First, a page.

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I remember hearing that sometimes computers will save images in interesting ways. For example an image where some pixels next to each other are the same exact color, then they are stored as information that the next 30 or some pixels are all "red," rather than saying each one individually has the values that we know as the color red.

Sometimes you download large programs that are gigabytes in size, but start as a 900 kb file. I guess these are simply tools that connect you to a ftp which gives you some data among other things usually.

So why cant we store gigabytes of information as kilobytes if we do not immediately need to access the information, say for long-term storage?

Take this example, the program is asked to compress a file that is 1024 kilobytes in size. The program used to compress this information detects that the bytes in memory simply form a pattern of {1,0,0,1,0,0,...}. The program creates an algorithm which it can recognize later if asked to uncompress the information and stores the length of memory that this pattern should occupy. The data that the original information occupied is now much smaller.

If the algorithm required is too complicated to compress the entire file, perhaps the computer can separate the data into different algorithms used to output smaller lengths of data when decompression is asked of it.

Is this a realistic approach to compressing data? I thought this might already be used because sometimes I see that a program, windows 7 for example, "expands" data. Is this what the program is really doing?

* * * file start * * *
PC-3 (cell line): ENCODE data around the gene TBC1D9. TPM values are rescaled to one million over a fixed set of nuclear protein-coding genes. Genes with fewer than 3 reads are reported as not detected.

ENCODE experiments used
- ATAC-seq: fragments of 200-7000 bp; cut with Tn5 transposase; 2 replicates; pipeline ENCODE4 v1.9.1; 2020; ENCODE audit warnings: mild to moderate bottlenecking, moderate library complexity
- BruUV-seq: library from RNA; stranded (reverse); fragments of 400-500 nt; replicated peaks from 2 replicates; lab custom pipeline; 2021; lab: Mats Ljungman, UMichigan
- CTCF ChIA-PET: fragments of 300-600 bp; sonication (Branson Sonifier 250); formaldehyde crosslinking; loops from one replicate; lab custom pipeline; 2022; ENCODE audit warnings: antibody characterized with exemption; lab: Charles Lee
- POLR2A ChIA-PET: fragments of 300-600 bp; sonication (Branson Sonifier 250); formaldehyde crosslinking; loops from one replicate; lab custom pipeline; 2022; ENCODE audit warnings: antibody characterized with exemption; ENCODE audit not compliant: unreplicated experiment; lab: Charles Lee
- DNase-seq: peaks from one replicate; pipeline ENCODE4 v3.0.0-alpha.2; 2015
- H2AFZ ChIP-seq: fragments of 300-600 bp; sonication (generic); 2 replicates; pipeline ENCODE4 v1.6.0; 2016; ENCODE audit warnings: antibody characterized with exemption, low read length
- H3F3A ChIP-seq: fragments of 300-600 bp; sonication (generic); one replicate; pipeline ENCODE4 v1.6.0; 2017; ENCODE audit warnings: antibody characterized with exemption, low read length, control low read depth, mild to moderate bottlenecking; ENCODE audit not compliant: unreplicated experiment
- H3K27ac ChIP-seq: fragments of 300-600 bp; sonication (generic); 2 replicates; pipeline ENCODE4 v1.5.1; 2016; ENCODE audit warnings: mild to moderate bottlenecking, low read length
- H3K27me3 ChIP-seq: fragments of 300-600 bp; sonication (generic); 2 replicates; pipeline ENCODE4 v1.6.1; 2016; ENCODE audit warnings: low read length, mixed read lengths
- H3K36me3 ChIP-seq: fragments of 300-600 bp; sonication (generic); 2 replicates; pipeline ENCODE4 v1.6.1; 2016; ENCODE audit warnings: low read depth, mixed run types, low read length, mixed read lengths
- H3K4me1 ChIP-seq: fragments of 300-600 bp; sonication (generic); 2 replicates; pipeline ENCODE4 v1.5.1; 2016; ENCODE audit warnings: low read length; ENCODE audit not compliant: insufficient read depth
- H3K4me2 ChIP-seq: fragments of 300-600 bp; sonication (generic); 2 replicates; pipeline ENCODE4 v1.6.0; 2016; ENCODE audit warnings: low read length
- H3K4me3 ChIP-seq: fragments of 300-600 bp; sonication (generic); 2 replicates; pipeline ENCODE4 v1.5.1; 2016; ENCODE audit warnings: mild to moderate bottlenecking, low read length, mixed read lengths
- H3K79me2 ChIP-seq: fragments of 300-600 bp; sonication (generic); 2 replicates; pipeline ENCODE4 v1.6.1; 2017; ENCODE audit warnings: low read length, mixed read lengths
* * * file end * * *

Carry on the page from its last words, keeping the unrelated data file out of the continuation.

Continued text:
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closed as not a real question by John3136, Carl Veazey, Praveen Kumar, Maerlyn, Rais Alam Jan 8 '13 at 5:15

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1 Answer 1

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LZW works by building a dictionary of bit strings and then using references to that dictionary instead of the string. Other compression algorithms work in different ways, but the idea is always to find a smaller representation. Some compression, such as jpeg loses data, this is fine for media where our eyes or ears are able to fill in the missing data. Others such as LZW are "lossless", they don't lose data.

Some compression programs such as pkzip and winzip use various algorithms based on the data. This approach can't be used for streaming, but works well for files.

The whole area is very complex, you could spend a lifetime on it an still not know everything about it. Good luck in your pursuit.

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Thanks for the references, this stuff is really interesting! –  Leonardo Jan 8 '13 at 1:28
The other aspect that always comes into play on this is "how resource intensive is the compression and decompression". The more resources invested, the better the compression ratio you can get. For example, an ISBN uniquely references a whole book in a library, the compression ratio is enormous, but the work to get the data out, reading the book, is equally huge. –  Peter Wooster Jan 8 '13 at 1:37

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